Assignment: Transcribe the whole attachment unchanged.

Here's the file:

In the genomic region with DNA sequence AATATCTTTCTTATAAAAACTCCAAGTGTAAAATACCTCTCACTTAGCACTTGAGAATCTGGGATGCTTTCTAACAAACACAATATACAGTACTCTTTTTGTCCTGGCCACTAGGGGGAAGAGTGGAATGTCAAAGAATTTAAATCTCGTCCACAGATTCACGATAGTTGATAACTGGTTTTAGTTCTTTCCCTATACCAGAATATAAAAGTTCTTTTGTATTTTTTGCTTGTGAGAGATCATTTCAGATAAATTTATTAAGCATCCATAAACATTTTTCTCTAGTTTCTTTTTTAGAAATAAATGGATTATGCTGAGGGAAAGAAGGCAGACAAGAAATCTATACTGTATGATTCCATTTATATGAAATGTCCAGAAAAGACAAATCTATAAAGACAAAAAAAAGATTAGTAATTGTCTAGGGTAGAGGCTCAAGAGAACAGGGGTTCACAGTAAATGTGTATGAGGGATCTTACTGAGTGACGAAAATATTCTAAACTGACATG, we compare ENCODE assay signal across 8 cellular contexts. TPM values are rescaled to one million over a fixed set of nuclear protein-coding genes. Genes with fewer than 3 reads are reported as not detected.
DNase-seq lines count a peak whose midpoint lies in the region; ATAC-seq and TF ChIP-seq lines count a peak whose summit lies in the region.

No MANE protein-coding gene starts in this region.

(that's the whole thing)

In the genomic region with DNA sequence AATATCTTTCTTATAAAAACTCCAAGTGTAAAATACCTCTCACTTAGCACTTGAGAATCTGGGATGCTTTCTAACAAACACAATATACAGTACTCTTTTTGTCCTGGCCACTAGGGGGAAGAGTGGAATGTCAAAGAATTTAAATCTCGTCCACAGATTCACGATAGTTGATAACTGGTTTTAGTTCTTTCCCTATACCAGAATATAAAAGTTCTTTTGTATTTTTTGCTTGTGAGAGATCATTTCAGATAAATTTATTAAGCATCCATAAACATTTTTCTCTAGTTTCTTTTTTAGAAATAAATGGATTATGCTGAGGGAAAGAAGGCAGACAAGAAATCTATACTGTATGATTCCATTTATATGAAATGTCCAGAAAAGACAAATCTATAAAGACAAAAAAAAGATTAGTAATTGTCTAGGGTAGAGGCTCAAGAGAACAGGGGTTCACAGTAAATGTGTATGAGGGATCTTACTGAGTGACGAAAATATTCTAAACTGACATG, we compare ENCODE assay signal across 8 cellular contexts. TPM values are rescaled to one million over a fixed set of nuclear protein-coding genes. Genes with fewer than 3 reads are reported as not detected.
DNase-seq lines count a peak whose midpoint lies in the region; ATAC-seq and TF ChIP-seq lines count a peak whose summit lies in the region.

No MANE protein-coding gene starts in this region.